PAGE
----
Mineola, N.Y. — The National Transportation Safety Board has agreed to investigate some limousine accidents, something it has rarely done, after a lawmaker and others questioned the safety of vehicles modified into stretch limos.

The announcement follows a July crash in Long Island, New York’s wine country, where a pickup smashed into a limousine carrying eight women, killing four of them.

NTSB spokesman Eric Weiss said Thursday the federal agency will investigate limousine crashes on a case-by-case basis. He noted the agency recently issued a report on a 2014 crash in New Jersey that injured comedian Tracy Morgan, who had been traveling in a limo van.

Democratic U.S. Sen. Charles Schumer said the NTSB decision resulted from a letter he sent following the Long Island accident.

“It’s clear that stretching a limo can put the wheels in motion for a terrible tragedy,” Schumer said in a statement.

He said the NTSB’s participation in future investigations could help gather data to address safety issues involving the vehicles. He said secondary market manufacturers often alter limos after they’ve been produced by the original manufacturers.

Schumer suggested many stretch limos may lack certain basic safety features such as the necessary number of side impact air bags, reinforced rollover protection bars, structurally sound frames and accessible emergency exits.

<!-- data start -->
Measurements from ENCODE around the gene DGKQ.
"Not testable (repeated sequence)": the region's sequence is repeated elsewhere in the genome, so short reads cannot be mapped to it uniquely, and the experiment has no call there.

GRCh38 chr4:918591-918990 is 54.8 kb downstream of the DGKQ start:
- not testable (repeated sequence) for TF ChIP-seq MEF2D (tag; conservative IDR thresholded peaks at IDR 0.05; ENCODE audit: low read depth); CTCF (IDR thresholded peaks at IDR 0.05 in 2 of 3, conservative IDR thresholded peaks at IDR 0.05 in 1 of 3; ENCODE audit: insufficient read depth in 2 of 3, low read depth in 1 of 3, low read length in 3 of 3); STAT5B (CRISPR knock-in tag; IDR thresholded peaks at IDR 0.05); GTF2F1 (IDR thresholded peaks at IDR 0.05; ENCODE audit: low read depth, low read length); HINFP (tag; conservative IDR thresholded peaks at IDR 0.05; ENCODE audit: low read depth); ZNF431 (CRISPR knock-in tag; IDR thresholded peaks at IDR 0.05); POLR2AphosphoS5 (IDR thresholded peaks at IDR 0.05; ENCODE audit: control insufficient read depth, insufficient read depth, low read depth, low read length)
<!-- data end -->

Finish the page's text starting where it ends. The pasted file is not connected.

The NTSB assisted local investigators with a collision reconstruction of the Long Island crash, which happened when a pickup truck smashed into the side of the limousine while it was making a U-turn in Cutchogue. The pickup truck driver was arrested on driving while intoxicated charges, although a lab report found he had a blood-alcohol reading of 0.066, below the legal standard of 0.08.

Suffolk County District Attorney Thomas Spota said toxicologists have indicated the driver’s blood-alcohol level “was most likely over 0.08” at the time of the crash. That investigation remains ongoing, and no determination has been made on whether to proceed with a DWI prosecution.

“I wholeheartedly agree that there is an urgency to address the basic safety protections which do not appear to be present in modified limousines,” the prosecutor said.

The NTSB, in its investigation of the 2014 New Jersey Turnpike crash, said the failure of Morgan and other passengers to wear seat belts and adjust headrests contributed to the severity of injuries when the limo van was struck from behind by a truck. It also found the truck driver, who hadn’t slept in 28 hours, failed to slow down despite posted warning signs.

Investigators said a sheet of plywood that had been added to the limo to separate the cab from passengers blocked occupants from escaping through the front doors after the crash.

Comedian James “Jimmy Mack” McNair, a mentor of Morgan’s from Peekskill, was killed. Morgan suffered head trauma and was in a coma for two weeks. Three other passengers suffered serious injuries.


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